My best friend, who lives in the suburb of Hollywood (Florida, not California) recently announced that it is time to move. At first, she debated the idea of relocating to the very gay neighborhood of Wilton Manors, in Fort Lauderdale, but recently announced that it’s time to “live in the 305,” a reference to the area code for Miami and, in particular, South Beach. She wants to be in an inclusive neighborhood, but what’s the difference between Wilton and SoBe when it comes to gay acceptance? Her announcement made me think about the difference between an inclusive neighborhood and a “gay ghetto,” and why, politically, the former may be better news for gays.
Livin' in the 305
I love Miami, and not just because of the men. There’s a rhythm in the city that is infectious and a culture that blends together gay acceptance, Cuban influence and a laidback, beachfront attitude. And while there’s no doubt that the city is gay-friendly, it doesn’t always get included on the list of “gay ghettos” like New York’s Chelsea, the West Hollywood neighborhood of Los Angeles, San Francisco’s Castro District or Washington’s Dupont Circle. That’s because Miami has excelled at welcoming everyone and not slicing out a corner of the city for one particular group or ethnicity. In doing so, the city has fostered an environment where gays are visible to their straight neighbors and where visibility & fairness go hand-in-hand. By being visible, but not exclusive, residents of a major city, Miami’s gays are teaching through living and changing hearts and minds.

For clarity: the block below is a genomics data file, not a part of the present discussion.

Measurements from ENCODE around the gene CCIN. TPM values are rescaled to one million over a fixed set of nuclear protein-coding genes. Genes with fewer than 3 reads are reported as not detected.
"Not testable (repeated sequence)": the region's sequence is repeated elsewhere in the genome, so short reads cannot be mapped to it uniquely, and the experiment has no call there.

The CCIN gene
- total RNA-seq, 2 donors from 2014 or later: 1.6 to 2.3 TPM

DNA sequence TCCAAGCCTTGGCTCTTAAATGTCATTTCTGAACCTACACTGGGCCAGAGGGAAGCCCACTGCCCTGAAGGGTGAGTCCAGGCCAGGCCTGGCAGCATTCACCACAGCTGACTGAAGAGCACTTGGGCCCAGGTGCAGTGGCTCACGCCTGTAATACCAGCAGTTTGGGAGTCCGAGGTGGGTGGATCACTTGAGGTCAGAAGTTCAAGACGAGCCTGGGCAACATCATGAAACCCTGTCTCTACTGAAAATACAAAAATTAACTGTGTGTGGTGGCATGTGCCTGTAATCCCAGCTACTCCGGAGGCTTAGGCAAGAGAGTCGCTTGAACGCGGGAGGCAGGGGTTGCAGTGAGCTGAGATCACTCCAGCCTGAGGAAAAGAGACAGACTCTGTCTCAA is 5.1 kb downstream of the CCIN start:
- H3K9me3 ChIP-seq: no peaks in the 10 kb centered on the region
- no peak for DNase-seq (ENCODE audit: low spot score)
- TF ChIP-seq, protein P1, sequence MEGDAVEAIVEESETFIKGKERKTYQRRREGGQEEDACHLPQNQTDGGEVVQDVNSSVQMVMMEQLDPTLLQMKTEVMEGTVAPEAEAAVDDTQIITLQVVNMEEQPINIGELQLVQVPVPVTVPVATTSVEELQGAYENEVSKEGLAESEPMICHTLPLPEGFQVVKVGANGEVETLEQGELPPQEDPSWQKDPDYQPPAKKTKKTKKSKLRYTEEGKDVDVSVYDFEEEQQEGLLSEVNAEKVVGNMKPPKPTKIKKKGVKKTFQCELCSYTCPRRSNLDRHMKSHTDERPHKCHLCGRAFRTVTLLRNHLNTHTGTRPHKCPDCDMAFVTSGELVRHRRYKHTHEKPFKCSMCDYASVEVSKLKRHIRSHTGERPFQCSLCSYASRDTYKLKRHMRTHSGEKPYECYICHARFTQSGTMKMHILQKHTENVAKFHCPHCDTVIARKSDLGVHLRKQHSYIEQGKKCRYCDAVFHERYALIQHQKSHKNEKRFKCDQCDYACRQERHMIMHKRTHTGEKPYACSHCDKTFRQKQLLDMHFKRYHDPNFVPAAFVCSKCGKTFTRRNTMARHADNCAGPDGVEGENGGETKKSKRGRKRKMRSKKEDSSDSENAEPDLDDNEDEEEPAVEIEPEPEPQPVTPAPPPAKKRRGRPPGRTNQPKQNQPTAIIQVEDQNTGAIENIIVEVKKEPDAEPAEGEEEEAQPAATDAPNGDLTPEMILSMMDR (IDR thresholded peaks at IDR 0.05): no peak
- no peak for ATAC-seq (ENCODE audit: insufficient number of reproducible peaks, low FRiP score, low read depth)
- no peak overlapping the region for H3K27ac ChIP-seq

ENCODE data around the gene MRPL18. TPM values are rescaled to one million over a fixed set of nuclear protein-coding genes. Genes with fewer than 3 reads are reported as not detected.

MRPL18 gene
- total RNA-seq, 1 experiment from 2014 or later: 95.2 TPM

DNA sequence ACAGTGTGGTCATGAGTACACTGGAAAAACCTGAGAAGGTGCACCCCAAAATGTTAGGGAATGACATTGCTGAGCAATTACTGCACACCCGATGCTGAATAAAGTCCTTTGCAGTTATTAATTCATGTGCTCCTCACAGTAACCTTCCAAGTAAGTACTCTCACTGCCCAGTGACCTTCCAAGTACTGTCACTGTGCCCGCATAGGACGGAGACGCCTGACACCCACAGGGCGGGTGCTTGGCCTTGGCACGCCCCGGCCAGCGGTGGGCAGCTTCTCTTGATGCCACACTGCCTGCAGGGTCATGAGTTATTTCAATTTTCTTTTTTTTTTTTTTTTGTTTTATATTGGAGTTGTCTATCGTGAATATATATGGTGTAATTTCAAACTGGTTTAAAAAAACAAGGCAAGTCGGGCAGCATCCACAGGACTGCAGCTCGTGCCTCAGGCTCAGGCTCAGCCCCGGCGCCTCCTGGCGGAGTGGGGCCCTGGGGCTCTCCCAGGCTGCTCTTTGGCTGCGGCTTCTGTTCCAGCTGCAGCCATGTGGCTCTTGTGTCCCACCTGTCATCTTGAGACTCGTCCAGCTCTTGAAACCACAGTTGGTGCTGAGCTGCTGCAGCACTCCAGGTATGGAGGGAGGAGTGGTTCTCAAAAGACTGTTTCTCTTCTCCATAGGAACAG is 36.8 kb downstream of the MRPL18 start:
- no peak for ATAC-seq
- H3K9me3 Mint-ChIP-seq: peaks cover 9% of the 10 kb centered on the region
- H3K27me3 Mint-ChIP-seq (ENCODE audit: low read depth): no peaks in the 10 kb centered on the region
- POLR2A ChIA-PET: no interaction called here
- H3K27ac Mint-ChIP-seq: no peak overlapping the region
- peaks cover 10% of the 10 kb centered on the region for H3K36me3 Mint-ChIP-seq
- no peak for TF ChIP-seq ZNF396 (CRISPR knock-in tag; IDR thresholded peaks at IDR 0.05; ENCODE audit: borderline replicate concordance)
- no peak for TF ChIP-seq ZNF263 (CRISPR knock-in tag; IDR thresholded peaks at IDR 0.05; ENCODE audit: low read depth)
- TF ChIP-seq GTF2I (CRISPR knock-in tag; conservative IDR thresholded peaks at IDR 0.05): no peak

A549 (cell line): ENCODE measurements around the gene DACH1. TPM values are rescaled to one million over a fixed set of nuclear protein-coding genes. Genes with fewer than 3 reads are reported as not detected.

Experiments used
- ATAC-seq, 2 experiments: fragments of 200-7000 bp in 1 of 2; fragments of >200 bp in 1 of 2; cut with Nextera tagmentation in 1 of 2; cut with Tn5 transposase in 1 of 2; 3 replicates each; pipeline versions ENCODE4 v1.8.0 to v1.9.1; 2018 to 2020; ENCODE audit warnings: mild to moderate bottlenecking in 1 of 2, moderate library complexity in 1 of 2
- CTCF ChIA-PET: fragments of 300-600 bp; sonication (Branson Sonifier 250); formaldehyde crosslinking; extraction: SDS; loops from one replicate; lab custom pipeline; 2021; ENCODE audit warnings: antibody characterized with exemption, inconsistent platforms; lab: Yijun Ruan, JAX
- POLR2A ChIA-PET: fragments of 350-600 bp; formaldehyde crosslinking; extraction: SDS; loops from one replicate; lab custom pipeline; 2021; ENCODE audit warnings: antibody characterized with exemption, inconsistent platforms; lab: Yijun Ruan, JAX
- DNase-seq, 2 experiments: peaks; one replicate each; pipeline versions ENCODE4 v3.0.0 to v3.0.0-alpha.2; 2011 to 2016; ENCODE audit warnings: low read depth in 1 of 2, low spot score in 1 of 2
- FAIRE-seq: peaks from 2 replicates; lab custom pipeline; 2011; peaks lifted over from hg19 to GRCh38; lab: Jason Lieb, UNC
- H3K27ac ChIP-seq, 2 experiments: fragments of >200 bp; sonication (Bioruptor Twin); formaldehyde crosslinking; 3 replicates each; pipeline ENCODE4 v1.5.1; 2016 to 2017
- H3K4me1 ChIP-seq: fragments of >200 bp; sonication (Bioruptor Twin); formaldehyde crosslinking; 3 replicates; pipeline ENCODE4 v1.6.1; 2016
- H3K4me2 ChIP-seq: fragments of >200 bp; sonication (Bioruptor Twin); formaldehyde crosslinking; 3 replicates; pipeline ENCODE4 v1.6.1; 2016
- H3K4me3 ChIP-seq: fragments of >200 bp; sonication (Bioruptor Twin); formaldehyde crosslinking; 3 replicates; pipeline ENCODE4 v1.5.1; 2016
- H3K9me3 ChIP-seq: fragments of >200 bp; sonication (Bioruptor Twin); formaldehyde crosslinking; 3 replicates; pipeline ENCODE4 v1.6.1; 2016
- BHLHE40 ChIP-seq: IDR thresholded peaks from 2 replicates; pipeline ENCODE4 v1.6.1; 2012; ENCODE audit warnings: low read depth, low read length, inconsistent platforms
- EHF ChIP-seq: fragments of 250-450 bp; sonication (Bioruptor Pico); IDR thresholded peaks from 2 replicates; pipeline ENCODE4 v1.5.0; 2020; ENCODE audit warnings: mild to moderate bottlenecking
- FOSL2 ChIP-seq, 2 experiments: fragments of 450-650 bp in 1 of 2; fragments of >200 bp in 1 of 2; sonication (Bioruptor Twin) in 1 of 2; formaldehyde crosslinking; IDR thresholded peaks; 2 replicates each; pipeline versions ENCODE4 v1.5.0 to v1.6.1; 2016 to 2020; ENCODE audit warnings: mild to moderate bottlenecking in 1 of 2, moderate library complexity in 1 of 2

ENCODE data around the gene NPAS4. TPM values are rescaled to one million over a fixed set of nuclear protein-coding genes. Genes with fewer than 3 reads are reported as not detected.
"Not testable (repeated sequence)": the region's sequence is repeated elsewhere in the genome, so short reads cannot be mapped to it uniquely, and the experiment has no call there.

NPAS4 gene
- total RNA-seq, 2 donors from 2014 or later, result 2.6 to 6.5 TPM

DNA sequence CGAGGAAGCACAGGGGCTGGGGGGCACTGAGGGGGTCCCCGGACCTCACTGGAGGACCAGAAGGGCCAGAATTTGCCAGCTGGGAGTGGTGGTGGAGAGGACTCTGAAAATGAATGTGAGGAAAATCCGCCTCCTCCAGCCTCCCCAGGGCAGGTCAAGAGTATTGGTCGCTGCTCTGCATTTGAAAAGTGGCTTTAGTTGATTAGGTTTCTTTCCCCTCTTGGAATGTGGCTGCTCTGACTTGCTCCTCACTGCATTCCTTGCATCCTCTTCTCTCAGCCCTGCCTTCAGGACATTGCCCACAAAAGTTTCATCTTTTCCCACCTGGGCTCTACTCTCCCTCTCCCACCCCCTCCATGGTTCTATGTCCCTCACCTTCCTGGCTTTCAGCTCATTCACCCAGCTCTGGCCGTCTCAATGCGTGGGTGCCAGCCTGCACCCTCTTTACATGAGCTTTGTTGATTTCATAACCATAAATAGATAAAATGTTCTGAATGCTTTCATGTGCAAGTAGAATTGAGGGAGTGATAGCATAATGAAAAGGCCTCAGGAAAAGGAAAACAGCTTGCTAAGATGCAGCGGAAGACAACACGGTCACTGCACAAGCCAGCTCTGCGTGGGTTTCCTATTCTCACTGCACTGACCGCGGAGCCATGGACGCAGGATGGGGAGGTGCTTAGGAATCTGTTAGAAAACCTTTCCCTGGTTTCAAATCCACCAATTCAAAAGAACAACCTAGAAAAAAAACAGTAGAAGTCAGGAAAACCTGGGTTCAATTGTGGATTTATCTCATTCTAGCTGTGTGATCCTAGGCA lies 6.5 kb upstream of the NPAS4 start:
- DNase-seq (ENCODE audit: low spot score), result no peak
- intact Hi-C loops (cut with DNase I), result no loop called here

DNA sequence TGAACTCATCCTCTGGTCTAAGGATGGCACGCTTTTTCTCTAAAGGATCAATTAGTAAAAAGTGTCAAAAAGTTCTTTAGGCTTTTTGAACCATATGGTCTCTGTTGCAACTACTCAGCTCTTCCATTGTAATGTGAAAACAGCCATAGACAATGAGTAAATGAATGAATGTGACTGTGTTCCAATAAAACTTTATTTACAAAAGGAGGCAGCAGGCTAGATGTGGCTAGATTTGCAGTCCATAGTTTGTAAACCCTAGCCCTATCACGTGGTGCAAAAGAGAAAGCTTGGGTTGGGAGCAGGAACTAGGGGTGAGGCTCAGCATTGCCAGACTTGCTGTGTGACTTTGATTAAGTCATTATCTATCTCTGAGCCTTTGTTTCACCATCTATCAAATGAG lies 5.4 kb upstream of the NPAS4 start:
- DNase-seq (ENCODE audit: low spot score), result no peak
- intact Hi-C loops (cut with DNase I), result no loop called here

We have long known that, when we ‘come out’ and share our lives with our neighbors, we can effect change. Poll after poll shows that, when someone knows a gay friend, relative or co-worker, they are more likely to support LGBT rights. But if we choose to sequester ourselves in predominantly gay neighborhoods, are we minimizing the chance for change?
In Miami, the results of more gay visibility – without the “gay ghetto” – have been noticeable. Part of the city is represented by Congresswoman Ileana Ros-Lehtinen, a Cuban-American, Republican lawmaker who often breaks with her party’s leadership on LGBT rights. Ros-Lehtinen voted against the anti-marriage amendment, for hate crimes legislation and ENDA, and has taken a leadership role among Republicans in the fight to repeal “Don’t Ask, Don’t Tell.” But would she even be in Congress, setting a strong example for her party, if the dynamic of her district didn’t include LGBT constituents? And wouldn’t her party be worse off without a lawmaker challenging the Republican status quo on gay issues?
Admittedly, I live in a very gay neighborhood – the aforementioned Dupont Circle. But all of us should be encouraged by cities, like Miami, where a melding of cultures is creating a new political dynamic wherein straights are helping elect pro-gay candidates and where we are accepted, but not exclusive. And those are cities and towns where small change at the local level is helping to influence national politics, proving that one small act of visibility has significant pay-offs for us all.
Today, my friend’s house is up for sale and she’s anxiously looking forward to her move. More than just a change of scenery, though, the trek south to Miami may also be much more. And maybe that’s why more of us should embrace the idea of “livin’ in the 305.”